CUMBERLAND — Although he faced no opposition three years ago, Town Councilor Bill Stiles faces two challengers this year for his Cumberland Center seat: Jason Record and Allison Foster.

Tom Gruber, another councilor whose term is expiring, is running against Carlton “Will” Albright; their profiles will appear in a future Forecaster edition.

The candidates discussed the town and school budgets, whether a new primary school is needed for School Administrative District 51 and an objective they would like to tackle if elected to the council.

The town had originally proposed a $11.55 million municipal budget for fiscal year 2021 that would raise spending 6.8%, but given the economic strain caused by the coronavirus pandemic, the Town Council has instructed Town Manager Bill Shane to develop a budget that has no increase in spending; he said he expects his new proposal to be less than the current $10.8 million budget.

SAD 51 earlier this month rolled out a $40.3 million spending plan for next year that is up 4.96%.

The town has postponed Election Day from June 9 to July 14, to allow more time for the pandemic to ebb.

Allison Foster

Regarding the town and school budgets, Foster questioned whether the Greely Center for the Arts – a $9.5 million facility that opened in 2019 – was “the most efficient spend of money at the right time. That’s where, sometimes, some new perspective can be good.”

Concerning a new school, Foster noted “our community is growing and I think that it is something we have to explore.” Given that SAD 51 closed two schools within the past decade, she understands why some would bristle at new construction, but pointed out that North Yarmouth Memorial School, for example, closed not just due to declining enrollment but also because of the cost of bringing the building to modern standards.

The six modulars at the over-capacity Mabel I. Wilson elementary school consume playground space, “and that isn’t a long-term strategy,” Foster said. “And the growth that we have seen in our community is coming from true household growth, not just a birth rate change.”

With expenses to support Cumberland’s growing community increasing, “it would be prudent for us to review all facets of our Senior Property Tax Assistance program,” she said. “… While a full review of tax revenues would be required, my preliminary understanding leads me to believe there could be an opportunity to increase the program’s support of the seniors in our community through changes in any one or multiple components of the program, including the qualifications, maximum refund and benefit calculations.”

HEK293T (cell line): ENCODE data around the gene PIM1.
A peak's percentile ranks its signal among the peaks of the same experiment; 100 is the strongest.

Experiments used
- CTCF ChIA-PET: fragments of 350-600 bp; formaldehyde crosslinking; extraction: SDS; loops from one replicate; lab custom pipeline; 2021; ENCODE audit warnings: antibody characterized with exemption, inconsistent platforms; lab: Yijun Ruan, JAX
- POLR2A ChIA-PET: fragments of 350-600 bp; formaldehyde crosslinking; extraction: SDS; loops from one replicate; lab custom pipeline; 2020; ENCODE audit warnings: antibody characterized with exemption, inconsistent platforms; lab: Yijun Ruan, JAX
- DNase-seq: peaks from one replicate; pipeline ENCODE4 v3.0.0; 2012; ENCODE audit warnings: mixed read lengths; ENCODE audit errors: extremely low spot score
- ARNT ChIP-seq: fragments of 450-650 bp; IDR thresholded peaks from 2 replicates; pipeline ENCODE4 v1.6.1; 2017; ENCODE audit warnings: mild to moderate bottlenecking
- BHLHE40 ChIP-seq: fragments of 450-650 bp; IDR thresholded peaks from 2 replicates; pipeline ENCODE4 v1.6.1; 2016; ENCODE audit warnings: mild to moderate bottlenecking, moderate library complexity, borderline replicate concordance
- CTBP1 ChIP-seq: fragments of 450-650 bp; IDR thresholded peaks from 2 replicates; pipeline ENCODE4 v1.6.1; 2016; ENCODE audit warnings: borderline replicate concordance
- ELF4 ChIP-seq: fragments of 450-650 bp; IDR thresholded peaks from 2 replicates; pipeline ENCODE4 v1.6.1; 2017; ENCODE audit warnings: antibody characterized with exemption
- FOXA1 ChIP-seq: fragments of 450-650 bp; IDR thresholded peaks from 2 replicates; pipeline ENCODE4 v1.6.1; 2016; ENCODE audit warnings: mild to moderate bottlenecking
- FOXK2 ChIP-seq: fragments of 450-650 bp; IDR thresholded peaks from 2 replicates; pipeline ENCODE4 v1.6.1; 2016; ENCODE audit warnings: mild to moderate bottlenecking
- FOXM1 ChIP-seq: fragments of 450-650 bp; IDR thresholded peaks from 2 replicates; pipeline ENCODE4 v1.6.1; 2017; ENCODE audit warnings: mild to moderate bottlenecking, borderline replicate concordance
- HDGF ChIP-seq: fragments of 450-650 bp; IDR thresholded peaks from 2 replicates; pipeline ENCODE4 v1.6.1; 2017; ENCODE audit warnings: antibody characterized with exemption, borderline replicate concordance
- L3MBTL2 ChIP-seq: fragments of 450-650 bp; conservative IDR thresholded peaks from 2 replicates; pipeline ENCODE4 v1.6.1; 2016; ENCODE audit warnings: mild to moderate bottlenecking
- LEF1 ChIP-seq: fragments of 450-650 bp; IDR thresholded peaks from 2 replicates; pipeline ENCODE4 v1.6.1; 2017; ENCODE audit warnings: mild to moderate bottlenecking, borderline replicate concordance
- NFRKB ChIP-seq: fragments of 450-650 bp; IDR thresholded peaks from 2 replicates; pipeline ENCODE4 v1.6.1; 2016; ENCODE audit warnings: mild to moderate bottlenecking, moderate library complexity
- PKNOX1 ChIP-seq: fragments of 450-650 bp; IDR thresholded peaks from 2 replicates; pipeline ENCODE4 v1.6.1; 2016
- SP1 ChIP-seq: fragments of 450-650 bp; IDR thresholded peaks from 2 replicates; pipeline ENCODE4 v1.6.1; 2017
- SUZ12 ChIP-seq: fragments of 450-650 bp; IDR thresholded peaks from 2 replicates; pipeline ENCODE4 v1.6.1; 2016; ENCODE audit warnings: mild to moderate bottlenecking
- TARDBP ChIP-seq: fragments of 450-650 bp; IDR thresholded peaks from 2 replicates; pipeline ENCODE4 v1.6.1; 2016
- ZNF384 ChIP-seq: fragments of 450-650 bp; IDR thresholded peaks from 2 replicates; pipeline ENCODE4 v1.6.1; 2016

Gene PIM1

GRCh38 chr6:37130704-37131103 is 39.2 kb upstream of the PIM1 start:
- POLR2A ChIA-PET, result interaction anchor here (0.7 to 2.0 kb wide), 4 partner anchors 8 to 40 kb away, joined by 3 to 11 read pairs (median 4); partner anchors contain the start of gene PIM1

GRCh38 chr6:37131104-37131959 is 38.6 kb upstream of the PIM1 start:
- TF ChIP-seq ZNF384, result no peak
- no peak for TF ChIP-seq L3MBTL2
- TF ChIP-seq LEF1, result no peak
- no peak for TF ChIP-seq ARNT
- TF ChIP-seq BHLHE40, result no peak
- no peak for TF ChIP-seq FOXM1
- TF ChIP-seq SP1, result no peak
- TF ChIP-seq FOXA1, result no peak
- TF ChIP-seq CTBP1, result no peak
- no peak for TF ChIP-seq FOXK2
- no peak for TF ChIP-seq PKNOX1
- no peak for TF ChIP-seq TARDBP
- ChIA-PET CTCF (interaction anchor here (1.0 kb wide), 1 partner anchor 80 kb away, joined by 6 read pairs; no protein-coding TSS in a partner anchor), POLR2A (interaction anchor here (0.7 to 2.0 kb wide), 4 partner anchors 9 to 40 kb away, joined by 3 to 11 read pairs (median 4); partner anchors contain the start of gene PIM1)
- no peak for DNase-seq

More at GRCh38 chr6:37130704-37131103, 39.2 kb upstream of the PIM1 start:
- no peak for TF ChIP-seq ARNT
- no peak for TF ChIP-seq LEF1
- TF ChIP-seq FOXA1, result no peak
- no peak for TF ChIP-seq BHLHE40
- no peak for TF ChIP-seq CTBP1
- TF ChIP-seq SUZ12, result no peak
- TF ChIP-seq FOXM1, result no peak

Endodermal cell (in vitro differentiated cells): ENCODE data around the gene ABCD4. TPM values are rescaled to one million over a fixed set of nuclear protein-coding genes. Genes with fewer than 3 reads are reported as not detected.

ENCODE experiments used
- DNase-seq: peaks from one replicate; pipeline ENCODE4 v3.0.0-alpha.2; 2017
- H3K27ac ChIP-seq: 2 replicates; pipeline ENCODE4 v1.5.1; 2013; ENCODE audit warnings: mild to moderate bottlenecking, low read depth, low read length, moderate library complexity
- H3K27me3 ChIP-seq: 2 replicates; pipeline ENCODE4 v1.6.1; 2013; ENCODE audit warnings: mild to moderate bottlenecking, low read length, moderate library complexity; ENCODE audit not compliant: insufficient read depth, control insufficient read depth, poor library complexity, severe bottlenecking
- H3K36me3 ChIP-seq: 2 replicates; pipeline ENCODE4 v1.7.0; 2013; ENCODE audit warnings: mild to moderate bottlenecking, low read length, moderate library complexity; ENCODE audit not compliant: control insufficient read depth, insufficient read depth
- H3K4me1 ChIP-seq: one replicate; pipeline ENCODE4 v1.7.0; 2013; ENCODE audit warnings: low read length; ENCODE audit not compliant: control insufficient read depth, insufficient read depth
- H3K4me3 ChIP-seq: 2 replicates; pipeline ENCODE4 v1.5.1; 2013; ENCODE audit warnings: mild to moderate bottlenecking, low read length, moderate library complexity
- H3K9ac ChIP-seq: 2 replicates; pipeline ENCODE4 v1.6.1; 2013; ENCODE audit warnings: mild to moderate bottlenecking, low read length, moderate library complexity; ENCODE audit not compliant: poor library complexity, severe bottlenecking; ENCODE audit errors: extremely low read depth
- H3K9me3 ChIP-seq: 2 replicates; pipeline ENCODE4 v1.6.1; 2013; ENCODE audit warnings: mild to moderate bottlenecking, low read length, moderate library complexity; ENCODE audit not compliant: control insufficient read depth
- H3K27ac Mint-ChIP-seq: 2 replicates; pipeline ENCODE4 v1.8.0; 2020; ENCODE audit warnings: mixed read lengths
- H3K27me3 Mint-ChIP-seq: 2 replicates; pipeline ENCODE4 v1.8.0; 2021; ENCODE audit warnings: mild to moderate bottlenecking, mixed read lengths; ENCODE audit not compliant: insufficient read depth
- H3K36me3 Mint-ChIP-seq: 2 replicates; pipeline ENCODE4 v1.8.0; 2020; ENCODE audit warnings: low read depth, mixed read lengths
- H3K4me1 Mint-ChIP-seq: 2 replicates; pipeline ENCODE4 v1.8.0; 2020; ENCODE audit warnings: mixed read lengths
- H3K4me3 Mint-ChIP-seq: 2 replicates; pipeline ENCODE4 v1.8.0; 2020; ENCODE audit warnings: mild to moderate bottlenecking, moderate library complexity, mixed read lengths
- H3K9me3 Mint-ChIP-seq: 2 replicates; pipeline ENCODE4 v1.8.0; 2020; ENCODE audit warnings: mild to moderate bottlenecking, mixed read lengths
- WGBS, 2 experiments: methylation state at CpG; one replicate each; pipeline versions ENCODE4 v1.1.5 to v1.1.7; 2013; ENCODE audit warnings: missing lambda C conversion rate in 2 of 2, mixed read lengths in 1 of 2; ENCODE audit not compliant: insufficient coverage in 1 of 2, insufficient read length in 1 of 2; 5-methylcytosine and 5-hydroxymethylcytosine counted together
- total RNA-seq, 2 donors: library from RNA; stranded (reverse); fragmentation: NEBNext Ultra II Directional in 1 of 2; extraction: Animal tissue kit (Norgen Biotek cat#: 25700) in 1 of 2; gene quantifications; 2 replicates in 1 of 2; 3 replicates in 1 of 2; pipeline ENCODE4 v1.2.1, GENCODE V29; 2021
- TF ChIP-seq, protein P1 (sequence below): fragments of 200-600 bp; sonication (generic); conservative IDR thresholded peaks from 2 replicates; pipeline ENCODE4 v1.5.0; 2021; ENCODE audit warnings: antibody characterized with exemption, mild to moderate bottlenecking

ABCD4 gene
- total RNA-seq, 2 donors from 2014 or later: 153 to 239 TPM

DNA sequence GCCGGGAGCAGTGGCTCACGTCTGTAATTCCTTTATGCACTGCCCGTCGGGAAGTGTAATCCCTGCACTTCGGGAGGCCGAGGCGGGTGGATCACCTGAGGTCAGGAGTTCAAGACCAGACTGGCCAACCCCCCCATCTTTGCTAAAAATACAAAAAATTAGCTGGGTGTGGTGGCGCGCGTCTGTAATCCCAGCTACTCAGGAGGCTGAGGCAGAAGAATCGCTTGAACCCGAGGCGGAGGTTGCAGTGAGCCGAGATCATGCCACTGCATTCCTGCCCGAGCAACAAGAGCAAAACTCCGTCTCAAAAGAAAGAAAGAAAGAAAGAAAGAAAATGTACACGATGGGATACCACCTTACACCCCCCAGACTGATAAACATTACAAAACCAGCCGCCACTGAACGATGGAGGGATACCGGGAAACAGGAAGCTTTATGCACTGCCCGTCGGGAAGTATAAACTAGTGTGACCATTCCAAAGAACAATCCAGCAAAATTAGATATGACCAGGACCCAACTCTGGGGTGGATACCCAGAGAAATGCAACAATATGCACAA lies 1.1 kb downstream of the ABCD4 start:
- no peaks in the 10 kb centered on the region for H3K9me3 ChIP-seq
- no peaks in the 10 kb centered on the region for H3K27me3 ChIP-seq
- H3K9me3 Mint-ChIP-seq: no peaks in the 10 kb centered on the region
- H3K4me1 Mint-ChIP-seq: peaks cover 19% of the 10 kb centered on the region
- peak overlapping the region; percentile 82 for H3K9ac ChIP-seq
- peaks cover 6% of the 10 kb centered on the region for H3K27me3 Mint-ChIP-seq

Jason Record

While he doesn’t oppose “a budget that roughly follows inflation,” Record said, “though the mil rate isn’t effected greatly, there are areas of the budget that have grown much, including maintenance and debt service. (L)ooking at efficiencies within the budget might be helpful.”

Record called it “frustrating” to be in a situation where a new school is proposed and he is “hesitant to endorse a $40 million spend, given the current climate and recent spending.”

Record would “rather see us make due longer with what we have, as long as we aren’t truly being penny-wise, pound-foolish,” he said. “Especially given recent economic changes, it is hard to trust the student population projections previously published. If we must build something, I’d like to see it within the existing complex, as those efficiencies of scale will save much money over time versus having it remote.”

Record, who plans to step down from the Planning Board if elected, also said he would “like to do more to regulate growth.”

He wants a “proper” sidewalk down Blanchard Road, as opposed to just paved shoulders, and supports Cumberland’s aging-in-place initiatives to maintain the town’s “feel” and indirectly regulate growth.

Bill Stiles

Stiles, a councilor for most of the past 23 years, said the town “does a great job” presenting a fair budget, but that the school district “sometimes doesn’t see the forest for the trees. I think they’re more concerned on trying to (adhere to) a state mandate than the pocketbook of the town.”

He sees a new school as being an additional expense, but recognizes the need for additional classroom space.

“Whether it can be done without a new school, that’s for them to decide,” Stiles said. “I just know that when I went to school, which was back when they were still making dirt, we had two or three classes in one classroom; we had many more students per classroom than they have now. And I know the times have changed, but nonetheless.”

Stiles said he would like to see more regionalization among communities, and “find ways to be cost-effective with everything.” Having five children and one grandchild who are all Cumberland taxpayers, he said, “we all struggle with the tax burden. My hope is to be able to reduce that somehow.”

He noted that he has “a working and institutional knowledge” of tax increment financing districts, along with “bond debt schedule and capital improvements which need careful oversight due to the current financial crisis.”

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